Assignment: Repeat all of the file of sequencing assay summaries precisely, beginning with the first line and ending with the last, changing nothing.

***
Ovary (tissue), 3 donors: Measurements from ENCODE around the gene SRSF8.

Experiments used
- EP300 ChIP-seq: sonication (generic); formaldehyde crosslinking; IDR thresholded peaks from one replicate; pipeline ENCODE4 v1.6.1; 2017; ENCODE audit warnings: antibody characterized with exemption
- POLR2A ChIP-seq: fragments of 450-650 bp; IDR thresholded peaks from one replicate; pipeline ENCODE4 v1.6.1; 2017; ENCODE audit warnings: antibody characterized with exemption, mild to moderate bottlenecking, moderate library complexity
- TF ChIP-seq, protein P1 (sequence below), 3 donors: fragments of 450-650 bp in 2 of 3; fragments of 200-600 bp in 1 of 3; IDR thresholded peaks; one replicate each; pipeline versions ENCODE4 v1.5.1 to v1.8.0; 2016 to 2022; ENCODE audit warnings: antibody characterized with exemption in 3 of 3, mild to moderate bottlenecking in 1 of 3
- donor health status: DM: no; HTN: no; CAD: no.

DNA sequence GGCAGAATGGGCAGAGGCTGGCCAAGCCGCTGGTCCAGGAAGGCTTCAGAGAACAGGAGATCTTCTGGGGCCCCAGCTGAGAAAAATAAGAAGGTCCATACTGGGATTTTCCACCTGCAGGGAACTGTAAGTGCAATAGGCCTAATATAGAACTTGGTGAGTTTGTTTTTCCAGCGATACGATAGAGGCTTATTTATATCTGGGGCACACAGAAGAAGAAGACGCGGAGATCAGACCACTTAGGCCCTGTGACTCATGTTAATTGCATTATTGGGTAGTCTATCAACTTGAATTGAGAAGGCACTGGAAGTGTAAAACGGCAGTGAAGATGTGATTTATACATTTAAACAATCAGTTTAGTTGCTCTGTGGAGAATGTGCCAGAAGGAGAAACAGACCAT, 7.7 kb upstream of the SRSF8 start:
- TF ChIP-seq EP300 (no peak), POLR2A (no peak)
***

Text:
Ovary (tissue), 3 donors: Measurements from ENCODE around the gene SRSF8.

Experiments used
- EP300 ChIP-seq: sonication (generic); formaldehyde crosslinking; IDR thresholded peaks from one replicate; pipeline ENCODE4 v1.6.1; 2017; ENCODE audit warnings: antibody characterized with exemption
- POLR2A ChIP-seq: fragments of 450-650 bp; IDR thresholded peaks from one replicate; pipeline ENCODE4 v1.6.1; 2017; ENCODE audit warnings: antibody characterized with exemption, mild to moderate bottlenecking, moderate library complexity
- TF ChIP-seq, protein P1 (sequence below), 3 donors: fragments of 450-650 bp in 2 of 3; fragments of 200-600 bp in 1 of 3; IDR thresholded peaks; one replicate each; pipeline versions ENCODE4 v1.5.1 to v1.8.0; 2016 to 2022; ENCODE audit warnings: antibody characterized with exemption in 3 of 3, mild to moderate bottlenecking in 1 of 3
- donor health status: DM: no; HTN: no; CAD: no.

DNA sequence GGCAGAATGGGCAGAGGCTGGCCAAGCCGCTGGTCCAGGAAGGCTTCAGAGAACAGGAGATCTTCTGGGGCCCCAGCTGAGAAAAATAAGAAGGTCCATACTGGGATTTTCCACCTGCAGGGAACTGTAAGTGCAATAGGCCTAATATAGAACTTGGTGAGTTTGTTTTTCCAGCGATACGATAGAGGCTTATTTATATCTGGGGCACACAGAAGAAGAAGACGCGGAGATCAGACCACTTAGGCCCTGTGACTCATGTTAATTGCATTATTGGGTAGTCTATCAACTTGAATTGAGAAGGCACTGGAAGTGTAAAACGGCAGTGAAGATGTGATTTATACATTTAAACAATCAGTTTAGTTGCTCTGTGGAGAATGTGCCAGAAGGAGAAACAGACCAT, 7.7 kb upstream of the SRSF8 start:
- TF ChIP-seq EP300 (no peak), POLR2A (no peak)